Question - Rotator Cuff Injury (pain for how long)

Could the pain ease up in a few days after you have had extreme pain in your shoulder from a torn rotator cuff?

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Jul 04, 2008
I can only share my own experience
by: Anonymous

For me, my pain only worsened as did my loss of range of motion and adverse effects of the most simplest of tasks in my everyday life. The cortisone shot from the doctor helped, but only reduced it, not eliminated it. The physical therapy helped even more, but again, it was always with me. Instead of a 9 or 10 on a scale of 1-10, it was a 2. Of course, at that time I wasn't doing any of my normal workouts. Once I started those again, the pain increased to a 3-4 again.

It became too limiting for me so I elected to have the surgery. It was the best thing I could have done for my shoulder and myself. But everyone's injury is different. My surgeon wanted to exhaust other treatments prior to putting me through the surgery. That process took 3 months to sort out. Once surgery was completed, I had another 12 weeks of physical therapy and now I do therapy on my own at home every day. Typically, it's a 4-6 month recovery, but my situation is unique in that I am also recovering from breast cancer, so they think it will take me a year. I've had some pain in shoulder for almost a year now, however, it is better than it ever has been, about a 1 on that scale of pain. And I believe if I continue the physical therapy, I will eventually have my shoulder as good as new. Right now, I have 95% of my range of motion, probably just 50% of my strength. But it's getting better every day. The key is to do the physical therapy no matter what. There are no quick fixes to a torn rotator cuff.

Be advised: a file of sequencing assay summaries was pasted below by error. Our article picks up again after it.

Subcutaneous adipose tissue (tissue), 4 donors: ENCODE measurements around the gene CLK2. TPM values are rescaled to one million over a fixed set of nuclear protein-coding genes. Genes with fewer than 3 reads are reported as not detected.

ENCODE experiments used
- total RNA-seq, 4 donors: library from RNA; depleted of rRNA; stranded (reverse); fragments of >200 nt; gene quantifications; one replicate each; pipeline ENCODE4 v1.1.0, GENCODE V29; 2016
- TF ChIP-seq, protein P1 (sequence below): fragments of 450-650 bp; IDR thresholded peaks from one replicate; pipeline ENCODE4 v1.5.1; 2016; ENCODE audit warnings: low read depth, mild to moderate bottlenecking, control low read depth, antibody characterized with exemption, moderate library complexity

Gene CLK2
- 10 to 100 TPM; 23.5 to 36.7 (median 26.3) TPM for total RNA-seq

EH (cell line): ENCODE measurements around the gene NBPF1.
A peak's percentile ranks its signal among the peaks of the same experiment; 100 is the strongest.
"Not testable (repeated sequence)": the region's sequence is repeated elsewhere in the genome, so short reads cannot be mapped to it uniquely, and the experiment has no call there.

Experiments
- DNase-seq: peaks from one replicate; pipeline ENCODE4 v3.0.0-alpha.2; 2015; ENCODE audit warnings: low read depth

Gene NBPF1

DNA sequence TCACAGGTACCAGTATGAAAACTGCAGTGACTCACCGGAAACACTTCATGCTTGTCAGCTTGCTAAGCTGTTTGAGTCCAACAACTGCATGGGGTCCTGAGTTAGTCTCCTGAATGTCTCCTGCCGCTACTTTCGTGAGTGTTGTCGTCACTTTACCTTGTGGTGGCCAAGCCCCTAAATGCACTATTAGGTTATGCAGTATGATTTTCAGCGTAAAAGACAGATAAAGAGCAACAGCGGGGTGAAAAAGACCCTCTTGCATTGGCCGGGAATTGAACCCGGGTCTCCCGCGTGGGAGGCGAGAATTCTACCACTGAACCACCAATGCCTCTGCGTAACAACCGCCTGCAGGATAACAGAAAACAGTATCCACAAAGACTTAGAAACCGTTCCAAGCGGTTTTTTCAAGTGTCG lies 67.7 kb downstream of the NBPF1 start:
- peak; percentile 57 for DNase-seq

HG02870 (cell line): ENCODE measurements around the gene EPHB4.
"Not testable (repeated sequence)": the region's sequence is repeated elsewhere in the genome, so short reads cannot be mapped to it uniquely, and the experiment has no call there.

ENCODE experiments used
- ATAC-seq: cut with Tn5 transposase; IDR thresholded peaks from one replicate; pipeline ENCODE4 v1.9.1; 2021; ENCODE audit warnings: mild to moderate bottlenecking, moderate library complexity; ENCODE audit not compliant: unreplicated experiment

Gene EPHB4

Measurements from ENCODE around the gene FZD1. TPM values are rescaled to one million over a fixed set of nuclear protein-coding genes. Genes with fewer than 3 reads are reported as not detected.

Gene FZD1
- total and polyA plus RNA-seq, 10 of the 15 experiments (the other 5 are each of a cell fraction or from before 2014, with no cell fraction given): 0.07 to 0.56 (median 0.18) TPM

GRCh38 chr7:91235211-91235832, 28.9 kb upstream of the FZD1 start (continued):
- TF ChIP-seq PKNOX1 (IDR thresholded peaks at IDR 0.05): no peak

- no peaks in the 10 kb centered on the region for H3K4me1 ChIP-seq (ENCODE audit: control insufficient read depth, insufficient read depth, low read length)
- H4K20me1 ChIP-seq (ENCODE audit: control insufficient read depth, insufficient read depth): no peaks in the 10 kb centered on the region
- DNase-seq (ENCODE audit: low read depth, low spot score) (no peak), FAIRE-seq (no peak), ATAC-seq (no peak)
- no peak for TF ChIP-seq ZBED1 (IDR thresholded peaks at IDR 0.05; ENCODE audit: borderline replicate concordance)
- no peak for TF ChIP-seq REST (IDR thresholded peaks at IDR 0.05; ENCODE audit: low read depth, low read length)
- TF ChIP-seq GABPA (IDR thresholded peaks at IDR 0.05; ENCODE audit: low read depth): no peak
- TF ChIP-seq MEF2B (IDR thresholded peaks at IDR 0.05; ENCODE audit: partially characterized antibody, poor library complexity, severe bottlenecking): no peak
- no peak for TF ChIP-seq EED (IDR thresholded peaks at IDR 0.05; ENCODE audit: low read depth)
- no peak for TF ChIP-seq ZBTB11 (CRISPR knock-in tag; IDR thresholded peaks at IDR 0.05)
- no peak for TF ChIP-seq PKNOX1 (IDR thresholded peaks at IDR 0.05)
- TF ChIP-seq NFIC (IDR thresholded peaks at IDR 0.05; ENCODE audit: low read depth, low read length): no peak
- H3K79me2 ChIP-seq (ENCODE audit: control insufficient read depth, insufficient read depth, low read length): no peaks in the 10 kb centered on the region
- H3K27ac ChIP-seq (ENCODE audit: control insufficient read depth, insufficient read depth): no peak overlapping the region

I just want to encourage you to stick with it. If this 50 year old woman with gastric bypass, breast cancer with surgery and reconstructive surgery, chemotherapy, rotator cuff surgery and now in a few weeks, surgery on my GI tract can do it, you can too. Anyone can! The best of luck to you.

Jul 07, 2008
Good advice...
by: Bart - SII

The above advice is a good perspective on rotator cuff injury - she has been through it before.

With that said, everyone is a little different. Usually, the pain will subside a little bit after the first few days/weeks. However, depending on the size of the tear, you may have continued pain, especially with overhead activities and reaching.

Some type of rehabilitation is beneficial, and most physicians will recommend trying rehab before considering surgery, unless the tear is very large.

So, hang in there, follow your doctors advice, and post here if you have questions.

Bart

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